Hear Tracy Briggs narrate this story here:
I don’t know about you, but the flies lately are driving me nuts — in my house, at the gym, in my car. Are they worse this year than last?
As I started writing yesterday from my living room office, one fly kept landing on my computer monitor. One spot. On the upper left side. Why there? Did I adjust the screen one day in that very spot with sugar-encrusted fingers? Maybe. Probably. (We all know I’m a girl who enjoys her cookies.)
Whatever the reason the filthy little beast kept landing there, I just know I was having no luck swatting him with a bunched-up newspaper. Worse yet, I almost toppled my monitor twice with my increasingly intense swings. Realizing that Forum Communications' computer insurance carrier probably doesn’t cover “flyswatter damage,” I ditch the bunched-up paper for the flyswatter hanging in the kitchen.
When I get back to my desk, the fly was still on my monitor, probably reading my email by now. Then in one fell swoop — BAM! I got him. The little jerk toppled to the carpet — his spindly little legs sticking straight up in the air. Victory was mine.
I had that modest little flyswatter to thank. I started to wonder who is responsible for this glorious invention? The answer, I learned in the newspaper archives, is a man named John L. Bennett, a man who not only brought flyswatters into the world, but another invention that, believe it or not, is even more beloved by many people.
Who was John L. Bennett?
Bennett was a businessman in Decatur, Ill., where he met a man named R.R. Montgomery. In 1900, Montgomery and his son invented the flyswatter — with basically the same wire mesh design we use today. It works so well because the mesh creates less breeze than a bunched-up paper, thus not giving the fly ample warning of the impending strike.
People loved the design and by 1902, the Montgomerys sold a half-million of them. But it was Bennett who made the invention really fly (pun intended). He bought the patent from the Montgomerys, improved the design and started producing the flyswatters in a factory. The rest is history.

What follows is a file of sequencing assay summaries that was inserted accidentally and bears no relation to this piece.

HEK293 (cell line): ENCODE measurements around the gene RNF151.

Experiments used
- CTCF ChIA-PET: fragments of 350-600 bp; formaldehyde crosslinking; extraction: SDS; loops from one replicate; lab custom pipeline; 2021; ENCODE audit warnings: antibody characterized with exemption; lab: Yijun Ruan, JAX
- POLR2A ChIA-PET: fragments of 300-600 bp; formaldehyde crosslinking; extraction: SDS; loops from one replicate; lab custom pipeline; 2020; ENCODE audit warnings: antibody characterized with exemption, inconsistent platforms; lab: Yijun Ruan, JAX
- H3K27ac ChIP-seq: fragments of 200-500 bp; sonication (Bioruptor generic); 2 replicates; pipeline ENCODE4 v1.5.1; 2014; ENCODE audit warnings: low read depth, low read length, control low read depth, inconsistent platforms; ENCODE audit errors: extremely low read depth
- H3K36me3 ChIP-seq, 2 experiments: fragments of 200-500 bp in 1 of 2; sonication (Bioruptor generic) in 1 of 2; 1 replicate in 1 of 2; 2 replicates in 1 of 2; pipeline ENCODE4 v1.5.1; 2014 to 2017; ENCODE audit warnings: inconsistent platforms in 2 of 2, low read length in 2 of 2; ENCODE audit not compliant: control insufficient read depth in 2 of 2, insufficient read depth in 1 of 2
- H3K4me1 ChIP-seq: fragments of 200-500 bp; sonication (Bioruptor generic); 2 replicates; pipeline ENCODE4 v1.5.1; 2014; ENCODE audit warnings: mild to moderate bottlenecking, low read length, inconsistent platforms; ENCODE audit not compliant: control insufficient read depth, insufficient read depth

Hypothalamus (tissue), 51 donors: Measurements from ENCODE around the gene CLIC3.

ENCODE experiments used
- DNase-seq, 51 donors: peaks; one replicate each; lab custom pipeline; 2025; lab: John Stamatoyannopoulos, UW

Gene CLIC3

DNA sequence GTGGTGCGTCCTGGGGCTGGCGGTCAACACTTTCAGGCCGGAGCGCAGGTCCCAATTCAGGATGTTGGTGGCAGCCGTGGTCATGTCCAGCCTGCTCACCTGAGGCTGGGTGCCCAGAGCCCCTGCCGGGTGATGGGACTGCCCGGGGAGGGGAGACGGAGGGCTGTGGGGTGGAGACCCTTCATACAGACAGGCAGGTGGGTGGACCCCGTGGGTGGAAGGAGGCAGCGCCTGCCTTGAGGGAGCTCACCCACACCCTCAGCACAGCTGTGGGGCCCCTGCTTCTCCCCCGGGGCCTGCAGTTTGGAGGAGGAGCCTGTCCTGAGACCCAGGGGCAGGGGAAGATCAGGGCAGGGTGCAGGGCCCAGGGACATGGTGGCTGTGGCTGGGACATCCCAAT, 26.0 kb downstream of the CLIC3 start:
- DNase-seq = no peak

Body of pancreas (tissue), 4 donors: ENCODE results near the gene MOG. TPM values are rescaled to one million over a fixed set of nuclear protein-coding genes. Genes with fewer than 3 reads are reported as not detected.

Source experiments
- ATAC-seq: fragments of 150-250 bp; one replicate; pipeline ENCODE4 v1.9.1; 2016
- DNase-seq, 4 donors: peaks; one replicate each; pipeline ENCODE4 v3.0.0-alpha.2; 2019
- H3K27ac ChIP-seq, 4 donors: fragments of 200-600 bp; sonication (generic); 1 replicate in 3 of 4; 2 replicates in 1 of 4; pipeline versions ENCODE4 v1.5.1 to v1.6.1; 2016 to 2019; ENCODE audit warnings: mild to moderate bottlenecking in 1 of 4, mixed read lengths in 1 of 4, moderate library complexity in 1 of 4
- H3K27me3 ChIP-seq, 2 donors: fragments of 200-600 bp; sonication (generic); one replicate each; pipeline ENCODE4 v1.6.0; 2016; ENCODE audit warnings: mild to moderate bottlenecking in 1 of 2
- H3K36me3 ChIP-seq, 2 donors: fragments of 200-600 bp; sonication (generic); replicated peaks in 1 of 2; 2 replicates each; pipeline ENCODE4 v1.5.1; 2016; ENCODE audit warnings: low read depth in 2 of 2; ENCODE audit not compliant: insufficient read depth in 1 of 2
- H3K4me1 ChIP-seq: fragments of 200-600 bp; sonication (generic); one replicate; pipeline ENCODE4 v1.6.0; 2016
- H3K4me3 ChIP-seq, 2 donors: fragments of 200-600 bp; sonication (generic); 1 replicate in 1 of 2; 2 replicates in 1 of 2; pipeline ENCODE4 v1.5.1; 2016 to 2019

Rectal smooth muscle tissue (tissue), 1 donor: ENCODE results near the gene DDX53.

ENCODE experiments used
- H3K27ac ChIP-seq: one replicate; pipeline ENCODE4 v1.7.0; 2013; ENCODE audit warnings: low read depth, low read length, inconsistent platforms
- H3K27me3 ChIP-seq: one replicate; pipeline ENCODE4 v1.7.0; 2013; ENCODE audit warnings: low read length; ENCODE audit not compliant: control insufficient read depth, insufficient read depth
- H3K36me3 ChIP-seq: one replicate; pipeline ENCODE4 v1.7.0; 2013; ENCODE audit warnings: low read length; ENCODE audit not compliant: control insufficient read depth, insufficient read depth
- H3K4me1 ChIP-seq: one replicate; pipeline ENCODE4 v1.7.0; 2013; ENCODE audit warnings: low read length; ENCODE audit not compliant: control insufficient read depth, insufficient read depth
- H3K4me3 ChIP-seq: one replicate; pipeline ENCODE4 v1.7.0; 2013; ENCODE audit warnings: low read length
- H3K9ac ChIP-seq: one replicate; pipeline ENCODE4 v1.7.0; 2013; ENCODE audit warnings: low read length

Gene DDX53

Around 30 years later, Bennett, not comfortable to rest on his laurels, gave the American public something else they didn’t know they needed — the beer can.
It was Bennett who told beer industry officials in Milwaukee and St. Louis that they’d save money putting some of their beer in cans versus bottles. They laughed at him. But in 1937, he patented the idea and got the last laugh when his beer can did indeed save the industry money on shipping and bottle breakage.
After his successes promoting fly killing and beer canning, Bennett dabbled in other businesses from coal companies to cemeteries. He even raised champion horses.
He died in 1966 in Decatur at the age of 91, surely comfortable feeling the gratitude of millions of Americans fed up with flies and tired of broken beer bottles. Isn’t it interesting to note, on any given late summer evening on the porch, you very well could be holding Bennett’s beer can in one hand and a fly swatter in the other?
So on the 55th anniversary of his death this past summer, crack open a cold one, swat to your heart's content and toast Mr. John L. Bennett. You, sir, have made life a little less irritating for beer-drinking, fly-swatting Americans everywhere.
The fly swatter 28% The beer can 39% Both equally 33%
Which of Bennett's inventions have you used the most?
Thank you for voting!
The fly swatter
The beer can